DETROIT: Ford, looking for any advantage it can claim as it battles Nissan in the pickup truck market, has unleashed a new statistic for its redesigned F-150.
USA Today reported earlier this month that Ford has revised upward the towing capacity for its new F-150, the current market leader. Towing capacity is an important consideration for some pickup buyers.
Ford had said in the past that the towing capacity of the new F-150 would be 9,500 pounds. Nissan, which in December will start selling the Titan, its first large pickup, had matched that towing capacity. But now Ford is saying the new F-150 will tow 9,900 pounds. That could make a sales difference with craftsmen, farmers, and others who buy the trucks for towing purposes.
"The bragging rights of saying, 'We are number one' are pretty important," said Paul Eisenstein, publisher of TheCarConnection. com, and a veteran Detroit auto writer. "Ford has raised their towing numbers twice."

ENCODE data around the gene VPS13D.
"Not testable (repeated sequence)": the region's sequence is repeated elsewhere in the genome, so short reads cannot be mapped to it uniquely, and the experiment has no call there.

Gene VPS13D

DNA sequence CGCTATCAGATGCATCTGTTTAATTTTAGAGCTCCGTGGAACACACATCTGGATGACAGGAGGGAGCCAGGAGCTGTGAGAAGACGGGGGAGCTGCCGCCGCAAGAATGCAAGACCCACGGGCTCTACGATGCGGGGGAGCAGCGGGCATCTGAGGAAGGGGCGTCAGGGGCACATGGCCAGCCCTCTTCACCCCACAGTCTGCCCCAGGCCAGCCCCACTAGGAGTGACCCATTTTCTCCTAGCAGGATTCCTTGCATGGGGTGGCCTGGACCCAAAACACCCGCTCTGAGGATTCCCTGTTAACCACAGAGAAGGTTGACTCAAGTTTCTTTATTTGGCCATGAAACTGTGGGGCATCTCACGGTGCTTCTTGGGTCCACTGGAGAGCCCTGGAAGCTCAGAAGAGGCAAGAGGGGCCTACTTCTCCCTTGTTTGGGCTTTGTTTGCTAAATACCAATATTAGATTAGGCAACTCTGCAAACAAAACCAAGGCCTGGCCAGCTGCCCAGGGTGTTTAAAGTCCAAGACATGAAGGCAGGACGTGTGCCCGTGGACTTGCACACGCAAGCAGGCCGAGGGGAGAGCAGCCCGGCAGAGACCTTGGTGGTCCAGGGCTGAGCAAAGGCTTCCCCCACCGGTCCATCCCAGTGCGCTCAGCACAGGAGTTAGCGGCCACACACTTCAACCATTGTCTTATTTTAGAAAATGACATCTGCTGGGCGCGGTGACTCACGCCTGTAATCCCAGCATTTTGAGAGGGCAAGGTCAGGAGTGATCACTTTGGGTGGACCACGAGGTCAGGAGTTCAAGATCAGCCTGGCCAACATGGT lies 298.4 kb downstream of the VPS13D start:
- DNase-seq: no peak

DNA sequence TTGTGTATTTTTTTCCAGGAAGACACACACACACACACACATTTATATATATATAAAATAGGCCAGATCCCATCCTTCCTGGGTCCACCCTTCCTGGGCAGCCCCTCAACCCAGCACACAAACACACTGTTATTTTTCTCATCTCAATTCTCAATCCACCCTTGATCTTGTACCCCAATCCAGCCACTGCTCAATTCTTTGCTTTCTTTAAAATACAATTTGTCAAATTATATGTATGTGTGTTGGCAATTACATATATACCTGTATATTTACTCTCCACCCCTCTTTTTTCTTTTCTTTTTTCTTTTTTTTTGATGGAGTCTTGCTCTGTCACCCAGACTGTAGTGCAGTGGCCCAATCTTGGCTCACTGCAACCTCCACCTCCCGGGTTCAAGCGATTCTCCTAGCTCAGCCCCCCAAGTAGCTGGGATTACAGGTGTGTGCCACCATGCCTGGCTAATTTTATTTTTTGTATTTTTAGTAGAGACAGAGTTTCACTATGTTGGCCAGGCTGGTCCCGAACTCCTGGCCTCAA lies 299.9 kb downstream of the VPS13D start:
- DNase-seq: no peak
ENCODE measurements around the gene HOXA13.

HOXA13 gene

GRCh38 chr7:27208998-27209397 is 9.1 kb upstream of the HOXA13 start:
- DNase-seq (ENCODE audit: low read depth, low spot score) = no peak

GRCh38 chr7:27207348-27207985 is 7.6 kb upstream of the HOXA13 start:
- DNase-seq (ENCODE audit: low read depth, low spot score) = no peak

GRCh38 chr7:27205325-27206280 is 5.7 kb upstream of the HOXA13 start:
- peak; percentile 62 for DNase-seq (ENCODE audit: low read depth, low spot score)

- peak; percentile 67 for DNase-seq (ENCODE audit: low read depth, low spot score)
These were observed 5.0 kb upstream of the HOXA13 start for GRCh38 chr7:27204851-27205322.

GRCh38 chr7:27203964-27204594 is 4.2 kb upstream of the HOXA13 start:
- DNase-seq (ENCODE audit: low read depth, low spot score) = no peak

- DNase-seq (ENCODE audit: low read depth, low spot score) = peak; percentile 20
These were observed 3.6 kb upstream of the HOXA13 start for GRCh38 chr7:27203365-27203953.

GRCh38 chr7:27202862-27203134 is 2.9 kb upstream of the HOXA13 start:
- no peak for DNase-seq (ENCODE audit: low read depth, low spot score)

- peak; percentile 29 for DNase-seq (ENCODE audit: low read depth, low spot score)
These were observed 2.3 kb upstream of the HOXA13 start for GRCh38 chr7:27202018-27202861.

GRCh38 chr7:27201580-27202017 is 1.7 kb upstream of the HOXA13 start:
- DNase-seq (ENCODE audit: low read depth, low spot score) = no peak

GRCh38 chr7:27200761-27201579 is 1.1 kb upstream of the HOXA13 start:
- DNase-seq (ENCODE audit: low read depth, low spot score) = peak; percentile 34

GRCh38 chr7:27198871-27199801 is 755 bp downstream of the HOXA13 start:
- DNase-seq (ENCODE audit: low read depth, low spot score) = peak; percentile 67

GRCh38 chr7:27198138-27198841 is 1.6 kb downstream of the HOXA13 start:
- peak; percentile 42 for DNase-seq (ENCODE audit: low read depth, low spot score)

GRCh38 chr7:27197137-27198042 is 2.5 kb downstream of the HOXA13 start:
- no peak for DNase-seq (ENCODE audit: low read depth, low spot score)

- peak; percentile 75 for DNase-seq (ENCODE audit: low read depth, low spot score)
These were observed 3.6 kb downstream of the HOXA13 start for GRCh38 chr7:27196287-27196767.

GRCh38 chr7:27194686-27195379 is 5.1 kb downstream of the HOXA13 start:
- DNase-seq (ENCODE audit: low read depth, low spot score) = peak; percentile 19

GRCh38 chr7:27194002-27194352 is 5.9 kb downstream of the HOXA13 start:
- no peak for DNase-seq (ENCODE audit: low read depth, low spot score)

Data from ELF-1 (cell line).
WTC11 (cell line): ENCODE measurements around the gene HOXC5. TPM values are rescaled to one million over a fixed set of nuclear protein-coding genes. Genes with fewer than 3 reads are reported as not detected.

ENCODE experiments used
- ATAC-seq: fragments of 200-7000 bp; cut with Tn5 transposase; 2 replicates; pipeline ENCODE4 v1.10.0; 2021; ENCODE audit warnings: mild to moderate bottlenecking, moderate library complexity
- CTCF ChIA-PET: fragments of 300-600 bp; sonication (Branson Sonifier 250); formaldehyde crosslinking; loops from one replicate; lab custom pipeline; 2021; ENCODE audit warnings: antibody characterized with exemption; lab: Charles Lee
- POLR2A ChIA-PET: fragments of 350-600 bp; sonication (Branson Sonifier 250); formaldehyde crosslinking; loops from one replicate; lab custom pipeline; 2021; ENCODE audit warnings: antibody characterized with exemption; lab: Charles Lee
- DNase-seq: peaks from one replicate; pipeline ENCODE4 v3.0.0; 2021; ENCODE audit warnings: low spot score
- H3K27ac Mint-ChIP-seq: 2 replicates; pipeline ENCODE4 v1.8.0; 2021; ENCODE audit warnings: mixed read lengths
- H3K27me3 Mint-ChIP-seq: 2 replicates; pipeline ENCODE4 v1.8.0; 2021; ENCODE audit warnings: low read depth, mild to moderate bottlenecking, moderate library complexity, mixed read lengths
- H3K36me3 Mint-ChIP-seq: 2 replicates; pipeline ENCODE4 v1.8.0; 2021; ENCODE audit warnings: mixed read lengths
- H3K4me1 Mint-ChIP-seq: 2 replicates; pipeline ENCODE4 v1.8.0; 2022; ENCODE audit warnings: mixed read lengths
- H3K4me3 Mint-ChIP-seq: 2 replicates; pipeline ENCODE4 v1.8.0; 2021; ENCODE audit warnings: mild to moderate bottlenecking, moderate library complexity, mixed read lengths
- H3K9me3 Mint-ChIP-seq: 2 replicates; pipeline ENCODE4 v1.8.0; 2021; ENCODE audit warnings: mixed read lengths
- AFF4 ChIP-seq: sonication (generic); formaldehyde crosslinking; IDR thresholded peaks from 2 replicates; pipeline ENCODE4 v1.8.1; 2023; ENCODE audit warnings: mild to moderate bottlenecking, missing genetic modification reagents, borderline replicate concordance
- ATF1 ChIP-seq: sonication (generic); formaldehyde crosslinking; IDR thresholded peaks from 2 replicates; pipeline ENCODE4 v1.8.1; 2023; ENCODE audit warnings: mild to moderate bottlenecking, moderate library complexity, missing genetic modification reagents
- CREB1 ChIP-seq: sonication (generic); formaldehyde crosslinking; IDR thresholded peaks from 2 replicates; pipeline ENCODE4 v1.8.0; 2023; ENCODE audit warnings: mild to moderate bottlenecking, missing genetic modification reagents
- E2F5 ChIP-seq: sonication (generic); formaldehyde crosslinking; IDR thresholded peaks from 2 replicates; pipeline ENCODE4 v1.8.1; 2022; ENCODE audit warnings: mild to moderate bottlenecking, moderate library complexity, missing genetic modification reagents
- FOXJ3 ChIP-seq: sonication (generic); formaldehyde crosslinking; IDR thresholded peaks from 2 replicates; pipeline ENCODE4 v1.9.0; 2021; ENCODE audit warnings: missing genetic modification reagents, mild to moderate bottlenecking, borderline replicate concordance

Eisenstein said Ford raised the towing number first after the January Detroit auto show. Ford has said the first numbers released were preliminary, and the first change was not a competitive move against Nissan. Ford's PR department could not be reached for comment on the latest revision upward.
Ford brand president Steve Lyons told USA Today, "We thought we would put a conservative number out there to see what the competition would do. We knew we could do better than 9,500."
Simon Sproule, VP of corporate communications at Nissan, said he doesn't plan a response to the latest revision. The message Nissan is giving the media is that Ford's maneuvers will only help the Titan by showing the public how seriously Ford takes the competition.
"We'll let the buyers do our talking for us," Sproule said.
Eisenstein said Ford isn't so worried about the first year of Titan sales - Nissan plans to sell about 100,000, a small part of the overall truck market. Ford sells around 800,000 F-150s a year, which accounted for 23% of sales last year. "It's not what Nissan plans on doing now, it's what they plan on doing in a year or two or three or four. Ford can't afford to give Nissan an easy pass," said Eisenstein.